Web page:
The warm spring rain wasn't much more than a heavy drizzle, but it's amazing how quickly things greened up. I couldn't believe how many new sights there were as I followed the same trail I took 3 days before. A warm, sweet rain, like the one today, is always fun to take a walk in. Besides making everything so green, the fresh spring rain always seems to make the birds sing. They sound like songbirds in the shower—you know, the way people are said to sing sometimes.
The gentle rain danced off the delicate petals of the tiny, white Bloodroot and pretty pink Dutchman's breeches. How happy they look with their lovely flowers spread to greet the raindrops. I walk through a velvet blanket of wild ginger. Their shiny wet leaves of lush, dark green make the forest floor come alive. Along the path, some little blue violets have appeared from nowhere. They are small but sweet as any. "Sweet violets, sweeter than the roses..."
From the cedar trees comes the song of a White-throated sparrow. "Old man Peabody, peabody, peabody." It's one of my favorite spring songs and adds a little more heat to my spring fever.
Last night I heard the first trill of an American toad. He's emerged and can't wait to sing "his" spring song. The spring peepers have taken their frog music to another level; now they all peep together as one. There have been some flying insects out and about, and sure enought the swallows and chimney swifts showed up yesterday to dine. It's neat how they know when the insects come out and there's something to eat again.
Just before sun-up Monday morning, a frisky little House wren made his first appearance. Of course I heard his warbling song before I saw him checking out the hanging gourd-birdhouse under the back porch. It was a nice morning, about 45 degrees, but I was kind of surpised to see him. I didn't expect to see wrens for another week.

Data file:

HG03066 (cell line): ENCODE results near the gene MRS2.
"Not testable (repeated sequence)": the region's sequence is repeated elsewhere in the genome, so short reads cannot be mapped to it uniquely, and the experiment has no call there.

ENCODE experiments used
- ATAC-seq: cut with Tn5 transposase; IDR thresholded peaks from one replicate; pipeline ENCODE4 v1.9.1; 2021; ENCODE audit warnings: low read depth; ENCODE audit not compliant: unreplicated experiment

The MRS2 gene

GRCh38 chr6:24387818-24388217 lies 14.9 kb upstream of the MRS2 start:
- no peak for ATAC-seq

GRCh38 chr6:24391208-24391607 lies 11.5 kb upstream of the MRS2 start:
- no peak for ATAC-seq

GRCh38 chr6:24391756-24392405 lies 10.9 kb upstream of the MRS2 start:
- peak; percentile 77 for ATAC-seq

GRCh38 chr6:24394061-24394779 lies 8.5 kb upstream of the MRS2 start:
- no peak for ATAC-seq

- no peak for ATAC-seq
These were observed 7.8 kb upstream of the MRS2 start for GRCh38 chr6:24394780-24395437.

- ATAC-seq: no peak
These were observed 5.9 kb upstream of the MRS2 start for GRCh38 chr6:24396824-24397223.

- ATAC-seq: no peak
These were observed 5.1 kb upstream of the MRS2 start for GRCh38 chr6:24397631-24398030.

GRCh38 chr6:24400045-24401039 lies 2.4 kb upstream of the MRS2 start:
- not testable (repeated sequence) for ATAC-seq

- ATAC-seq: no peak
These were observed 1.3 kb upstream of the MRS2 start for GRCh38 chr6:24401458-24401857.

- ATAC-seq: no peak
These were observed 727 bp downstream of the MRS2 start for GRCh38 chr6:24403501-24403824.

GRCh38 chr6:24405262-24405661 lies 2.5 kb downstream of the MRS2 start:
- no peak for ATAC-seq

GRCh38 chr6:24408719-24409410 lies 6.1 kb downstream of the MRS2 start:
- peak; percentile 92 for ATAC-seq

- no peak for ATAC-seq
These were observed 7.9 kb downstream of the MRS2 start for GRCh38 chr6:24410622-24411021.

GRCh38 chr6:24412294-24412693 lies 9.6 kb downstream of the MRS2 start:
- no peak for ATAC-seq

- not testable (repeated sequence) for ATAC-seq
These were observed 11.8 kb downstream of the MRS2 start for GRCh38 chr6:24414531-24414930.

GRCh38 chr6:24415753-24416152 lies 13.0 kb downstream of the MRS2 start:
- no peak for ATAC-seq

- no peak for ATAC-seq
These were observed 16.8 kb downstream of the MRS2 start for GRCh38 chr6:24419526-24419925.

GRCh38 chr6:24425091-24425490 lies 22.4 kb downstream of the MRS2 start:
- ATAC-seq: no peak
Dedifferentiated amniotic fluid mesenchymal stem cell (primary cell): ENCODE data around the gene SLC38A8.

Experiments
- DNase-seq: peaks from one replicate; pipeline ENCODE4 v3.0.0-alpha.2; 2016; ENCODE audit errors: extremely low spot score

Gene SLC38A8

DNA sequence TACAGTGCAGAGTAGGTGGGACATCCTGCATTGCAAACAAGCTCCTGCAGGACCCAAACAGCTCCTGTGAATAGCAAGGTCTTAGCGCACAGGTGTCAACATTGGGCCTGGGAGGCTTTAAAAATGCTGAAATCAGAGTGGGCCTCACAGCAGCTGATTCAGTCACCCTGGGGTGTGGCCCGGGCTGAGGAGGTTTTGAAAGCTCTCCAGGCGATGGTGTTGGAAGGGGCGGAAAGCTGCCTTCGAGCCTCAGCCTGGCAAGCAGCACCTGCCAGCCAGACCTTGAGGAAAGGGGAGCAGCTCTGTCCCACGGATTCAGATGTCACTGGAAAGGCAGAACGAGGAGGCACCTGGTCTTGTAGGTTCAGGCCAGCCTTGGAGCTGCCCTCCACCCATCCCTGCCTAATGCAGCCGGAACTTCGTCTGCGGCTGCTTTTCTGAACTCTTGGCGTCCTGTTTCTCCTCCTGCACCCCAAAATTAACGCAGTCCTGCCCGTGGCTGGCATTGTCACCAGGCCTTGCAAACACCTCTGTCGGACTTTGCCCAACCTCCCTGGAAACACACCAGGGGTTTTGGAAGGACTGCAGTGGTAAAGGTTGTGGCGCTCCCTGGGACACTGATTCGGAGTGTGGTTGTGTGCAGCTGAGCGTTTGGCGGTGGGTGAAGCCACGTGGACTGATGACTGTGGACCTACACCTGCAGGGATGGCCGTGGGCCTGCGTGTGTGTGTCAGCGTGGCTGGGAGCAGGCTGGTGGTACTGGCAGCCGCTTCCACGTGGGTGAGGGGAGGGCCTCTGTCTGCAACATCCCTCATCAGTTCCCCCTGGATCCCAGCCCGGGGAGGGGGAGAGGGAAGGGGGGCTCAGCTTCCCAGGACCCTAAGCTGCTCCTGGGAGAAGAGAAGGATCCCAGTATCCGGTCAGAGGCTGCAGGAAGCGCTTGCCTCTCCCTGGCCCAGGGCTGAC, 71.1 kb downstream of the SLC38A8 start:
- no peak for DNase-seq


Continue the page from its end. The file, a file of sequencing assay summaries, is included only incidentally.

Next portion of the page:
Last Wednesday I was lucky enough to spot a Brown Creeper shimmying up the trunk of a tree next to the house. At first glance, I thought he was a Nuthatch, but I got a good look at his brown plumage when he came back around to my side of the tree.
The lilacs have all leafed out and little cone-shaped clumps of purple flowerbuds are starting to form. Looks like we'll have plenty of lilac blossoms if it doesn't freeze again. Last spring I covered the Lilac bushes three times to protect them from frost. It's what you have to do if you want that wonderful aroma drifting out through the yard.
The wild nettles have been quite delicious this spring, and the mint growing along the creek is nice just to crush between your fingers. A single leaf of mint on your tongue will wake you right up, besides freshening your breath.
I spotted something lying out in the open, sticking out like a sore thumb. A single flight feather from the wing of a Red-tailed hawk had fallen from the heavens and returned to Earth, landing in an appropriate place, last summer's dried, dead greass. Both the beautiful feather and the grass will soon be replaced with the new.
There's so much to see, hear, taste and smell this time of year. So much comes at once, like it did over the past three days. It's almost overwhelming. Each day holds new surprises and spring is more breathtaking with each enhancement.
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